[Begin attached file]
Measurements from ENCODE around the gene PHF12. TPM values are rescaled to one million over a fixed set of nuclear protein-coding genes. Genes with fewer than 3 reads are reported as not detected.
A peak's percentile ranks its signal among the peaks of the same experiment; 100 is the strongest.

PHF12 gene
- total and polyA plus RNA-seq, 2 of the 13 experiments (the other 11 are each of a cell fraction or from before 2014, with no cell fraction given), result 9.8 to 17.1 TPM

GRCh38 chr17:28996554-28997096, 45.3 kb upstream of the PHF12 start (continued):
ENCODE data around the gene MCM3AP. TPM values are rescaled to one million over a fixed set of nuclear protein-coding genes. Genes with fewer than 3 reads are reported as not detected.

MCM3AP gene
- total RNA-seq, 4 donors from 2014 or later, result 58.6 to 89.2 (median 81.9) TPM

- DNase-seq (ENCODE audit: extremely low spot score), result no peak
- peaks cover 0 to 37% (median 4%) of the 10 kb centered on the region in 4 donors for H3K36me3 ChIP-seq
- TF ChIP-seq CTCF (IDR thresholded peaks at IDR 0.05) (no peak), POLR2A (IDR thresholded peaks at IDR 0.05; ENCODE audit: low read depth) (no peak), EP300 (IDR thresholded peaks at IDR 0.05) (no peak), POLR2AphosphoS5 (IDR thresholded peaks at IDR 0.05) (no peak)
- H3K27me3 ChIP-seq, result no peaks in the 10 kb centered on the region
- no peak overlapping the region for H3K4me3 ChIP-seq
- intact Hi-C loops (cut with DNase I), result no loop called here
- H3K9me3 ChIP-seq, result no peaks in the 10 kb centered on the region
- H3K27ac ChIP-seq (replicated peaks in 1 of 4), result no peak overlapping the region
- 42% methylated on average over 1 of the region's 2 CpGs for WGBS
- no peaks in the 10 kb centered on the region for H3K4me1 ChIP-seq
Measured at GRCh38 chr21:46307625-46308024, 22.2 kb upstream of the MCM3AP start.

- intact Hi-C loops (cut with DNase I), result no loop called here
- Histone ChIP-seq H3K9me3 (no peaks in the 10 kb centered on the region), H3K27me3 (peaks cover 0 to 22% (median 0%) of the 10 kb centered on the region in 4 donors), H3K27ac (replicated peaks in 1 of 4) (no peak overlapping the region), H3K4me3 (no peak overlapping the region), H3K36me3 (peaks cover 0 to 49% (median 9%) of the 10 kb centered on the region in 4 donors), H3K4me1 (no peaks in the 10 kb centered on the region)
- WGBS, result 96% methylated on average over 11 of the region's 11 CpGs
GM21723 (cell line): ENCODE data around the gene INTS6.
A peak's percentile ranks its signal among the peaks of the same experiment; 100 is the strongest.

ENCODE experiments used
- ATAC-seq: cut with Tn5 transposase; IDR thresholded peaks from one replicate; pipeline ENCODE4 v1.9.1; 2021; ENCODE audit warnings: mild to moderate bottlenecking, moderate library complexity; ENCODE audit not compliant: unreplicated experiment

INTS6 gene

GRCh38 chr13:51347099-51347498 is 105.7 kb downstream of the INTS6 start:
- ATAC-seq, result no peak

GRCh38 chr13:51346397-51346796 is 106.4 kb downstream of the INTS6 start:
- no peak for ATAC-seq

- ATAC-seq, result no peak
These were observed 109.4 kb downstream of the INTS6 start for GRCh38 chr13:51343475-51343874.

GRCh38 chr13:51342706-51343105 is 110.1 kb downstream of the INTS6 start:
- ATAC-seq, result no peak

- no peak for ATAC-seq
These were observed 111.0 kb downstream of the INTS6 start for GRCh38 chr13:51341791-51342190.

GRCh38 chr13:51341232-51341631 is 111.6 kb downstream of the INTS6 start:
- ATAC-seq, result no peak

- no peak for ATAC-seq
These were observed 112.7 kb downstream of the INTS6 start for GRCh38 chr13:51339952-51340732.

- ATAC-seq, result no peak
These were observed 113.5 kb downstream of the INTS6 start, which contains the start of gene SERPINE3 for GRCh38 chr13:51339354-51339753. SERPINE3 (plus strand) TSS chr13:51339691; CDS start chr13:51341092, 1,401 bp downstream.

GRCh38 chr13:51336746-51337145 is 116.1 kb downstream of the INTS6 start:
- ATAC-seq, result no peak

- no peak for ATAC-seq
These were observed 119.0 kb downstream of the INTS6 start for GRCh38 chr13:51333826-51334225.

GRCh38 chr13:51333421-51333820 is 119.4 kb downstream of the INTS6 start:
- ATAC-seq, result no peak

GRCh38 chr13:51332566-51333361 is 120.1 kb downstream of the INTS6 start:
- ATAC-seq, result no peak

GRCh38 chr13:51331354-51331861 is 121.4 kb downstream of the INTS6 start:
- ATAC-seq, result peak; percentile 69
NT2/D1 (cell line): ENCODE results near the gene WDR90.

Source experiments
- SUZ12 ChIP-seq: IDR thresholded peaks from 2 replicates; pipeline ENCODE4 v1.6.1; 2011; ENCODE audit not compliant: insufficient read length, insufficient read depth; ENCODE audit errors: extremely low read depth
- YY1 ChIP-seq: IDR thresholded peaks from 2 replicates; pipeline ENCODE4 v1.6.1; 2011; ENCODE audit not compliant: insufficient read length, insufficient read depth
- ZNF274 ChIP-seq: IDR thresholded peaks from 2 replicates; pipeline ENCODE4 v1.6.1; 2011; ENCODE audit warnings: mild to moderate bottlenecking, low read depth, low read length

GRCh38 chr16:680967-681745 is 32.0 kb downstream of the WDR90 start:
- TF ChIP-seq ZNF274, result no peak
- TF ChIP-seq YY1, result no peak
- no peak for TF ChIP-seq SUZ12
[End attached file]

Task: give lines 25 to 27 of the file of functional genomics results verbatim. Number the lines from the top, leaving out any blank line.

ENCODE experiments used
- ATAC-seq: cut with Tn5 transposase; IDR thresholded peaks from one replicate; pipeline ENCODE4 v1.9.1; 2021; ENCODE audit warnings: mild to moderate bottlenecking, moderate library complexity; ENCODE audit not compliant: unreplicated experiment

INTS6 gene